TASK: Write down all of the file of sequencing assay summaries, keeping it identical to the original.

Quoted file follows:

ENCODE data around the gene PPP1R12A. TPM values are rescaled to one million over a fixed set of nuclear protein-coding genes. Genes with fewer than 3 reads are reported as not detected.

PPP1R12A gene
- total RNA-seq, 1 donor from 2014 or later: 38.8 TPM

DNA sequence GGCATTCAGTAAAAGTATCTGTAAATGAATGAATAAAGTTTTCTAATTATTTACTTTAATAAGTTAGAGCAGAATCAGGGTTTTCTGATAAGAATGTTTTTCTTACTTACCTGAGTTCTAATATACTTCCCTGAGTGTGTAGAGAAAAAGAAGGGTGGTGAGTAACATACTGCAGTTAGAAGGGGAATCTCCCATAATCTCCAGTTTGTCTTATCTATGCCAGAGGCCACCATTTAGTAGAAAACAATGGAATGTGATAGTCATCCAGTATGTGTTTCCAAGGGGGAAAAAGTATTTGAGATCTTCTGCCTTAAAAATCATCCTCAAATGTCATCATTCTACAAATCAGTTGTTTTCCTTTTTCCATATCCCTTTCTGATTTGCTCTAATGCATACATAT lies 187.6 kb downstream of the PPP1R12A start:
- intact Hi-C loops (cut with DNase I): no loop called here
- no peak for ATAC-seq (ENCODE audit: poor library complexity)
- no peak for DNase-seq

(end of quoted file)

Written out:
ENCODE data around the gene PPP1R12A. TPM values are rescaled to one million over a fixed set of nuclear protein-coding genes. Genes with fewer than 3 reads are reported as not detected.

PPP1R12A gene
- total RNA-seq, 1 donor from 2014 or later: 38.8 TPM

DNA sequence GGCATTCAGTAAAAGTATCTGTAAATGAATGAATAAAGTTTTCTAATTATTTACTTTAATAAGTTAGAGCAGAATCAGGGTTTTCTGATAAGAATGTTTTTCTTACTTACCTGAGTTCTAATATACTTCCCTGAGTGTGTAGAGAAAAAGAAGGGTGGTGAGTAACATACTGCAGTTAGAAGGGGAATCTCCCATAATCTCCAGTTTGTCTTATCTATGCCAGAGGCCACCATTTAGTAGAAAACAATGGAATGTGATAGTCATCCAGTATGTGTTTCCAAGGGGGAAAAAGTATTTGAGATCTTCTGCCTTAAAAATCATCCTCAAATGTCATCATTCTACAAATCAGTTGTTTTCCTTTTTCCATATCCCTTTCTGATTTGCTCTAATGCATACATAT lies 187.6 kb downstream of the PPP1R12A start:
- intact Hi-C loops (cut with DNase I): no loop called here
- no peak for ATAC-seq (ENCODE audit: poor library complexity)
- no peak for DNase-seq